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Wind farm warning  

Dorset may need four wind farms in order to meet a renewable electricity generation target set for 2010, it has been claimed.

A spokesman for sustainable energy agency, Regen South West, said around 30 megawatts of power could come from two new sites proposed for East Stoke and North Dorset if they get the go-ahead.

But two more similar sites would be needed elsewhere in the county to meet a target set in the ‘REvision 2010’ report on renewable electricity generation in the South West.

The report was produced by the Government Office for the South West and the South West regional assembly.

The report says Dorset should be generating 68 to 84 megawatts of electricity from renewable sources, including wind turbines, by 2010.

Regen South West’s communications manager James Reddy said the county currently generates around 12.5 megawatts of electricity from renewable sources, mainly sewage and landfill gas.

He added: “A wind farm at Silton near Gillingham could generate around 12 megawatts of electricity from six turbines.

“The ‘Alaska’ site at East Stoke, for which developers are still seeking planning permission, could generate a further 18 megawatts from three turbines.

“The county would need another two schemes of a similar size to these to meet the targets for 2010 set out in this report.”

Mr Reddy stressed that Regen South West, which is partly funded by the South West Regional Development Agency with the aim of reducing carbon emissions, has not spoken to anyone regarding a third or fourth wind farm site in the county.

The comments came as government ministers prepare to unveil plans later this week to build around 4,000 more onshore turbines around the country.

The president of the Dorset branch of the Campaign to Protect Rural England Terry Stewart said: “The campaign is strongly in favour of renewable energy and wind turbines where they do not impact very substantially on natural landscapes.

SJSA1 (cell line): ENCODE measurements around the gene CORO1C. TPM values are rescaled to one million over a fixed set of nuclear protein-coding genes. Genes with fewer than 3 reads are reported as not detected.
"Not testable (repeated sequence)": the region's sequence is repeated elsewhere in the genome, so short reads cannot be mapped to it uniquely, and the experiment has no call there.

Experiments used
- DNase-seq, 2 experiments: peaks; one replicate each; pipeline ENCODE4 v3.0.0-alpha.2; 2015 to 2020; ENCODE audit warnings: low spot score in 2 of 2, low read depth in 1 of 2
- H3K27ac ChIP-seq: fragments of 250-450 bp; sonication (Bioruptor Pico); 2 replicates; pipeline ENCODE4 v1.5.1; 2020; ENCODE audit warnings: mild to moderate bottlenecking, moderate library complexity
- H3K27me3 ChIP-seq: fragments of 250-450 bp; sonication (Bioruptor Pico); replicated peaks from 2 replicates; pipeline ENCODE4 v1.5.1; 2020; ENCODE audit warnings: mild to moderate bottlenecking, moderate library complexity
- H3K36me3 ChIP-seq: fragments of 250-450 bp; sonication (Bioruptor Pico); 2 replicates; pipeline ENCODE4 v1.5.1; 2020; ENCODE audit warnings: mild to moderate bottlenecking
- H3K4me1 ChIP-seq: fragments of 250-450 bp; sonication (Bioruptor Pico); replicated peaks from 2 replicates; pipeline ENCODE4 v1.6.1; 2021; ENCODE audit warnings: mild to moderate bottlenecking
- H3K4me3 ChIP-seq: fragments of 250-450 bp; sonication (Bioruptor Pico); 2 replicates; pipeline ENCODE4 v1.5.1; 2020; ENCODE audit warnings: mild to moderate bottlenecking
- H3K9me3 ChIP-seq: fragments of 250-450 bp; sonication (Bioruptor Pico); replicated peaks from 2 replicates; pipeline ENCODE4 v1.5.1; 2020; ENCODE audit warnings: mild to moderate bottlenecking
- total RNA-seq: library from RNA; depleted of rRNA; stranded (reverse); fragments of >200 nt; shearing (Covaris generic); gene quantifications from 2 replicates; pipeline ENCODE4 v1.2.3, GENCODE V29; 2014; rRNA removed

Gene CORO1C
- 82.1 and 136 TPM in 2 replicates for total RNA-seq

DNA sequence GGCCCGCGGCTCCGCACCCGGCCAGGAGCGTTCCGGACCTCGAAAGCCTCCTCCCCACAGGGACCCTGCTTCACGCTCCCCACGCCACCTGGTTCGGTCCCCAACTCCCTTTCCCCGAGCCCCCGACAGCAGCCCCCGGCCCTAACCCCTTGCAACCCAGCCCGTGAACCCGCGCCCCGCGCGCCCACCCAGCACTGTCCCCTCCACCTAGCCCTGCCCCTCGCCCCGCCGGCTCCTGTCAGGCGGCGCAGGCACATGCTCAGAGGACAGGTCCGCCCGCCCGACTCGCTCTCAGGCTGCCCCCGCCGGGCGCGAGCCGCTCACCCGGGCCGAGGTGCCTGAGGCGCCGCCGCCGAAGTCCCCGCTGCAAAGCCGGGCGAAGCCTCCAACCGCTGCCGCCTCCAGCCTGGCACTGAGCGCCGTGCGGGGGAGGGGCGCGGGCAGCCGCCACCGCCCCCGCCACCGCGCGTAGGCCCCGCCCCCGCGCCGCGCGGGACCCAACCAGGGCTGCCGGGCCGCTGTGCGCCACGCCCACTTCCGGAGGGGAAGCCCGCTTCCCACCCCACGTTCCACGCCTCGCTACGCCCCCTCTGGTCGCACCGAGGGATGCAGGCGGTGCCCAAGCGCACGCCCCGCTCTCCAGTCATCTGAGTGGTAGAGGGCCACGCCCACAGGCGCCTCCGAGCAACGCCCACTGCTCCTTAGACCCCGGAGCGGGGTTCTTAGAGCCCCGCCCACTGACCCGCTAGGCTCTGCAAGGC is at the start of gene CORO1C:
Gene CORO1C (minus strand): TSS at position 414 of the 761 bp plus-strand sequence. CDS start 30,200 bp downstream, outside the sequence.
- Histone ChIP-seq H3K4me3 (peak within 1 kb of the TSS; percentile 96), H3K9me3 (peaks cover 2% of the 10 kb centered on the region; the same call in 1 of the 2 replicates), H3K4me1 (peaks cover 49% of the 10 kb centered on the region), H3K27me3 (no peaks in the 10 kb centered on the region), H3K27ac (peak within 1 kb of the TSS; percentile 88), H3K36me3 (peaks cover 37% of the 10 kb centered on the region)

“The proposed farm at East Stoke is right next door to a designated Area of Outstanding Natural Beauty (AONB) and would be visually intrusive as would the planned farm near Gillingham.”

He added: “It’s wrong for wind turbines to be put in and near designated AONBs and many other areas are often lowland and don’t generate enough wind speed for the to work.”

By Dan Goater

Dorset Echo

28 June 2008

This article is the work of the source indicated. Any opinions expressed in it are not necessarily those of National Wind Watch.

The copyright of this article resides with the author or publisher indicated. As part of its noncommercial effort to present the environmental, social, scientific, and economic issues of large-scale wind power development to a global audience seeking such information, National Wind Watch endeavors to observe “fair use” as provided for in section 107 of U.S. Copyright Law and similar “fair dealing” provisions of the copyright laws of other nations. Send requests to excerpt, general inquiries, and comments via e-mail.

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